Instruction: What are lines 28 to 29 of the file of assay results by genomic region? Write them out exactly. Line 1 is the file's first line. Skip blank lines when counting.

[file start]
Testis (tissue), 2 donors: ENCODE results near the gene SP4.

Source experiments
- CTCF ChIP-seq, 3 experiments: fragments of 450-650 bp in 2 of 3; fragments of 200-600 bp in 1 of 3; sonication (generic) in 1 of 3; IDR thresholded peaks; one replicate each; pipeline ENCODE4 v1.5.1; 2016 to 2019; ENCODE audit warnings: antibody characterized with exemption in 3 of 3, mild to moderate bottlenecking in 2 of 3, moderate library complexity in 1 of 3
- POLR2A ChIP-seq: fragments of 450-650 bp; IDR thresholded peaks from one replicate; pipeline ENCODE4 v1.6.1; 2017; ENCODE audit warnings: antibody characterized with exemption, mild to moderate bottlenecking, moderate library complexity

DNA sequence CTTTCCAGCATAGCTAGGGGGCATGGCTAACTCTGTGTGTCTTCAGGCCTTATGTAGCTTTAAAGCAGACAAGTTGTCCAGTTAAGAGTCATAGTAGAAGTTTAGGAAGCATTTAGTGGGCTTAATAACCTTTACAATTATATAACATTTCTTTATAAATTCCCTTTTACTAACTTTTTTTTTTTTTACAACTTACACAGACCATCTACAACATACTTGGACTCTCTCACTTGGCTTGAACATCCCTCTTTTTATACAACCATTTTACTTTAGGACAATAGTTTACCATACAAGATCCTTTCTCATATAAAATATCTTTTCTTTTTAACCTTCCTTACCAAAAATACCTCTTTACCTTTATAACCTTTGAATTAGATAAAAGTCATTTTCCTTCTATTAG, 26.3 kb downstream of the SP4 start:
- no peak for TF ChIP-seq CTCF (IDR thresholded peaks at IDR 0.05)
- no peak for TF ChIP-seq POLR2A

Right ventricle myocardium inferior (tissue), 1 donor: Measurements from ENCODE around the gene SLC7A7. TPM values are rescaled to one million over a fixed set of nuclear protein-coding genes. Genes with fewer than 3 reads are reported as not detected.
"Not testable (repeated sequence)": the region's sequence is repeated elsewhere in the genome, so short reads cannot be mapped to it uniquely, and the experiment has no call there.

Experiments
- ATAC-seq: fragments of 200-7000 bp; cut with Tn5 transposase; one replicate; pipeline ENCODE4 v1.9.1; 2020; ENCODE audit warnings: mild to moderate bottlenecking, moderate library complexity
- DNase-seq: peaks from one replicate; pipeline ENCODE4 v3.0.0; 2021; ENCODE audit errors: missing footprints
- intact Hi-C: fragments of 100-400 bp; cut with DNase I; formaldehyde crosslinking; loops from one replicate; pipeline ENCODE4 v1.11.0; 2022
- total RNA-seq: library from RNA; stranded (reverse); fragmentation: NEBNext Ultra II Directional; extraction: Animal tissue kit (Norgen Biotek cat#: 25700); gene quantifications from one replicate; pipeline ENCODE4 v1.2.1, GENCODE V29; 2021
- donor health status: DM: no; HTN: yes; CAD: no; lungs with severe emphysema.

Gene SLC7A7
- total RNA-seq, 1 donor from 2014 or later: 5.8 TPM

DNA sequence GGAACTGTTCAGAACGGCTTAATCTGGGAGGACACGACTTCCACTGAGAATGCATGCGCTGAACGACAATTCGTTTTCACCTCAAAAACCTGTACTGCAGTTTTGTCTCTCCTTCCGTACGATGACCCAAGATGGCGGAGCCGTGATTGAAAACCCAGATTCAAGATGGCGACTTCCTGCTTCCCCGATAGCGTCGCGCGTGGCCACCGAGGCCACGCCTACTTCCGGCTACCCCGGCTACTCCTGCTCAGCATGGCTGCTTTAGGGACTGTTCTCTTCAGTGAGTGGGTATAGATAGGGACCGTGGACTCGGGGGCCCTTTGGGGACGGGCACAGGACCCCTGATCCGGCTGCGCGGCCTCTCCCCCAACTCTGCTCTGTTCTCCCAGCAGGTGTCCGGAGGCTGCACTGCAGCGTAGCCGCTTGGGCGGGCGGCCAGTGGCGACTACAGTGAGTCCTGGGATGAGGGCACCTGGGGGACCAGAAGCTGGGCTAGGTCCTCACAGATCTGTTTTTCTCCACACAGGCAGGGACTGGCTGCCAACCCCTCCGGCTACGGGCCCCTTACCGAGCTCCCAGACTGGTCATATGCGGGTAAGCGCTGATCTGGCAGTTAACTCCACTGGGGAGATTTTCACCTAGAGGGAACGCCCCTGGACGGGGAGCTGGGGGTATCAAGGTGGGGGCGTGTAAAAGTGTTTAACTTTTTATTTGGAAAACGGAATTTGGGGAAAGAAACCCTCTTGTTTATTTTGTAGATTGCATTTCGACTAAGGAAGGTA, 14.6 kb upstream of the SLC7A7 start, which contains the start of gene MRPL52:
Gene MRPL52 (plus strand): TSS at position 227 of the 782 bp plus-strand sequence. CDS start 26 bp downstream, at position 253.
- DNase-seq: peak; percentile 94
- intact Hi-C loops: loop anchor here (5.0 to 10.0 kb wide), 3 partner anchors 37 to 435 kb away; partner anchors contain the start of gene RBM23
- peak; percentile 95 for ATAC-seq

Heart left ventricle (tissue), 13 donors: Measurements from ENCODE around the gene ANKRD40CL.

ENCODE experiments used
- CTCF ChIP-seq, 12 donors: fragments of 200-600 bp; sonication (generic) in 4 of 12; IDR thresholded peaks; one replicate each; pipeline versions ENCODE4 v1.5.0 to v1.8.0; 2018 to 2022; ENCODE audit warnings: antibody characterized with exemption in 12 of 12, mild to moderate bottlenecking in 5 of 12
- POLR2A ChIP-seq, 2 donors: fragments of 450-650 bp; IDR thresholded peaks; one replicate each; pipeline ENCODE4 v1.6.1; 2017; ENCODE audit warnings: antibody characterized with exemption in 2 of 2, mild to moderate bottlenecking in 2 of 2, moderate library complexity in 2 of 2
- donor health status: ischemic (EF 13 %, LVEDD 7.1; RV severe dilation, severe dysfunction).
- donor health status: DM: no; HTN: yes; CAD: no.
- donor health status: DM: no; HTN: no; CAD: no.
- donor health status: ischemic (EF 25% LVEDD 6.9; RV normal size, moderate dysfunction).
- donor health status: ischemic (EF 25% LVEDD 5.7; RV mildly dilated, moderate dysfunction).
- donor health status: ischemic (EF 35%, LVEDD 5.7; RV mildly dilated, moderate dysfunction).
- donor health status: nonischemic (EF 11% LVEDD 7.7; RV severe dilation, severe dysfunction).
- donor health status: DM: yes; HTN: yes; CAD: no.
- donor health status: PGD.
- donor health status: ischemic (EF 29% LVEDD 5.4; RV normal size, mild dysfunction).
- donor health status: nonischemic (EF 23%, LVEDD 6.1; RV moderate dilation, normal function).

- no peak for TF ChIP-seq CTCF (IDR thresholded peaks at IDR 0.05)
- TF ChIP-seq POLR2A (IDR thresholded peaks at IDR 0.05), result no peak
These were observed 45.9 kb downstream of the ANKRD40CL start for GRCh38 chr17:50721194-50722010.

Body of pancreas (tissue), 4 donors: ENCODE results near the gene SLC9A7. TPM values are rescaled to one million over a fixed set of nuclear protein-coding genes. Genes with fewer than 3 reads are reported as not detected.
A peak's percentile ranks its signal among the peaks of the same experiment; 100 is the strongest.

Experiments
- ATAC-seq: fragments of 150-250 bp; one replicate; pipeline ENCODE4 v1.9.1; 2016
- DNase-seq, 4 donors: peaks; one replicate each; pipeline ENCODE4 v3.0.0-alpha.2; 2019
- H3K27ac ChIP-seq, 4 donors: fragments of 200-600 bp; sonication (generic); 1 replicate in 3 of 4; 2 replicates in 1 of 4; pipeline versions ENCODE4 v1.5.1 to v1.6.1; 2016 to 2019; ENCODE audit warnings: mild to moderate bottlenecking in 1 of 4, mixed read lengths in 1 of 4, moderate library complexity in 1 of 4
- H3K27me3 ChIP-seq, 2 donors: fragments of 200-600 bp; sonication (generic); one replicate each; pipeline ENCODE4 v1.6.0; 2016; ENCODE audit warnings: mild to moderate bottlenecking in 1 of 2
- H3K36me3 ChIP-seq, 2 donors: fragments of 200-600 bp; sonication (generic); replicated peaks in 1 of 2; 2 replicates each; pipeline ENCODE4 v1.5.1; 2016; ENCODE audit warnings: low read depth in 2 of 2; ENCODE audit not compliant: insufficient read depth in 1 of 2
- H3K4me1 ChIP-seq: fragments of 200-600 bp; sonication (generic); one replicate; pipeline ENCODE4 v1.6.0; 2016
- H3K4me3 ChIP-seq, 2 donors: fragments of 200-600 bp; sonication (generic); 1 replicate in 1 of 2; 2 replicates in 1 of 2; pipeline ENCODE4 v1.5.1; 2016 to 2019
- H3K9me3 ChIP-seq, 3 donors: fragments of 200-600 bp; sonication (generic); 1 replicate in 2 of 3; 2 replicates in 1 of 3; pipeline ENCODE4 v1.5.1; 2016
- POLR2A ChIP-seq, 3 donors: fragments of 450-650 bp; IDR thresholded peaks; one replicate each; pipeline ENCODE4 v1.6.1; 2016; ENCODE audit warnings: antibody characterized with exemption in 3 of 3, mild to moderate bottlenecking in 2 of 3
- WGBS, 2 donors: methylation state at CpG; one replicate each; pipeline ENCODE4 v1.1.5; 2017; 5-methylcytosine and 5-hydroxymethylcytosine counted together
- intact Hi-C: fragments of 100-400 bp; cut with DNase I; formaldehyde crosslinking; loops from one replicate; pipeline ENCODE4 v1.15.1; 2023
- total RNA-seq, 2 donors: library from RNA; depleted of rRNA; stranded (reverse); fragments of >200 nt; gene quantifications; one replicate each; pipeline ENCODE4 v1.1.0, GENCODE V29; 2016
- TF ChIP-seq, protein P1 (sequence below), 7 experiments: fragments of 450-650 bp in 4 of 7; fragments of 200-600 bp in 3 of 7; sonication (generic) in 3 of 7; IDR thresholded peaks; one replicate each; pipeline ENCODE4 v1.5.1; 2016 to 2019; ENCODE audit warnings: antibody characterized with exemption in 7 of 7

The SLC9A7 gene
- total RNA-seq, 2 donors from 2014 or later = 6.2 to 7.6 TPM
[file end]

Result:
- donor health status: DM: no; HTN: yes; CAD: no.
- donor health status: DM: no; HTN: no; CAD: no.